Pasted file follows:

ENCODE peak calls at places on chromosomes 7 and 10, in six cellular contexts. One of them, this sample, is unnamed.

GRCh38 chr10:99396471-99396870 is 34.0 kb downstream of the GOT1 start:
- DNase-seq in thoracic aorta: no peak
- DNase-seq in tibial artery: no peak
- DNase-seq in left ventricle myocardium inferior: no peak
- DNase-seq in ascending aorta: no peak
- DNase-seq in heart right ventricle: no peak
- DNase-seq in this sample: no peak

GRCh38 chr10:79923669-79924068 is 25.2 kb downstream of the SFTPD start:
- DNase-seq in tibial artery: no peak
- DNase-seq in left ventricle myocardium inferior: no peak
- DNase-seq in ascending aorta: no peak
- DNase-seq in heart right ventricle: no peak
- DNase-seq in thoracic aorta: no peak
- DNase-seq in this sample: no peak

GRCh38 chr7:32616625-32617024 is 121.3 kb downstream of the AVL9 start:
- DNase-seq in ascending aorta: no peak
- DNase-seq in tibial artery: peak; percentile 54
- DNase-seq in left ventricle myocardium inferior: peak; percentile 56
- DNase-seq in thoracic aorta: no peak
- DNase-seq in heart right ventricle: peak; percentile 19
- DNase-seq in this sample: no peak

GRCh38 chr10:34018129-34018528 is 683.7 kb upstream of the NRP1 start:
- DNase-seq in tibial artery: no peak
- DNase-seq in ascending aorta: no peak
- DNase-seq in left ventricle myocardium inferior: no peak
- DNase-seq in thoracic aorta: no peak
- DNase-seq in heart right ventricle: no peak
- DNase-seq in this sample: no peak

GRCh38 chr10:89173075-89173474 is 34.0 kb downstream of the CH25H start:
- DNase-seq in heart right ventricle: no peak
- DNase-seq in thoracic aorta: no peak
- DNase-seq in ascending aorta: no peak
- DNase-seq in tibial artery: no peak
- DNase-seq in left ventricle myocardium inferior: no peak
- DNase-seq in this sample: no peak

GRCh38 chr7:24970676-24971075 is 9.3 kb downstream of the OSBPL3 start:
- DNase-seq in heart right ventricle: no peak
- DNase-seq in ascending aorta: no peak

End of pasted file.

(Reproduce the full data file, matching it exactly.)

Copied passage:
ENCODE peak calls at places on chromosomes 7 and 10, in six cellular contexts. One of them, this sample, is unnamed.

GRCh38 chr10:99396471-99396870 is 34.0 kb downstream of the GOT1 start:
- DNase-seq in thoracic aorta: no peak
- DNase-seq in tibial artery: no peak
- DNase-seq in left ventricle myocardium inferior: no peak
- DNase-seq in ascending aorta: no peak
- DNase-seq in heart right ventricle: no peak
- DNase-seq in this sample: no peak

GRCh38 chr10:79923669-79924068 is 25.2 kb downstream of the SFTPD start:
- DNase-seq in tibial artery: no peak
- DNase-seq in left ventricle myocardium inferior: no peak
- DNase-seq in ascending aorta: no peak
- DNase-seq in heart right ventricle: no peak
- DNase-seq in thoracic aorta: no peak
- DNase-seq in this sample: no peak

GRCh38 chr7:32616625-32617024 is 121.3 kb downstream of the AVL9 start:
- DNase-seq in ascending aorta: no peak
- DNase-seq in tibial artery: peak; percentile 54
- DNase-seq in left ventricle myocardium inferior: peak; percentile 56
- DNase-seq in thoracic aorta: no peak
- DNase-seq in heart right ventricle: peak; percentile 19
- DNase-seq in this sample: no peak

GRCh38 chr10:34018129-34018528 is 683.7 kb upstream of the NRP1 start:
- DNase-seq in tibial artery: no peak
- DNase-seq in ascending aorta: no peak
- DNase-seq in left ventricle myocardium inferior: no peak
- DNase-seq in thoracic aorta: no peak
- DNase-seq in heart right ventricle: no peak
- DNase-seq in this sample: no peak

GRCh38 chr10:89173075-89173474 is 34.0 kb downstream of the CH25H start:
- DNase-seq in heart right ventricle: no peak
- DNase-seq in thoracic aorta: no peak
- DNase-seq in ascending aorta: no peak
- DNase-seq in tibial artery: no peak
- DNase-seq in left ventricle myocardium inferior: no peak
- DNase-seq in this sample: no peak

GRCh38 chr7:24970676-24971075 is 9.3 kb downstream of the OSBPL3 start:
- DNase-seq in heart right ventricle: no peak
- DNase-seq in ascending aorta: no peak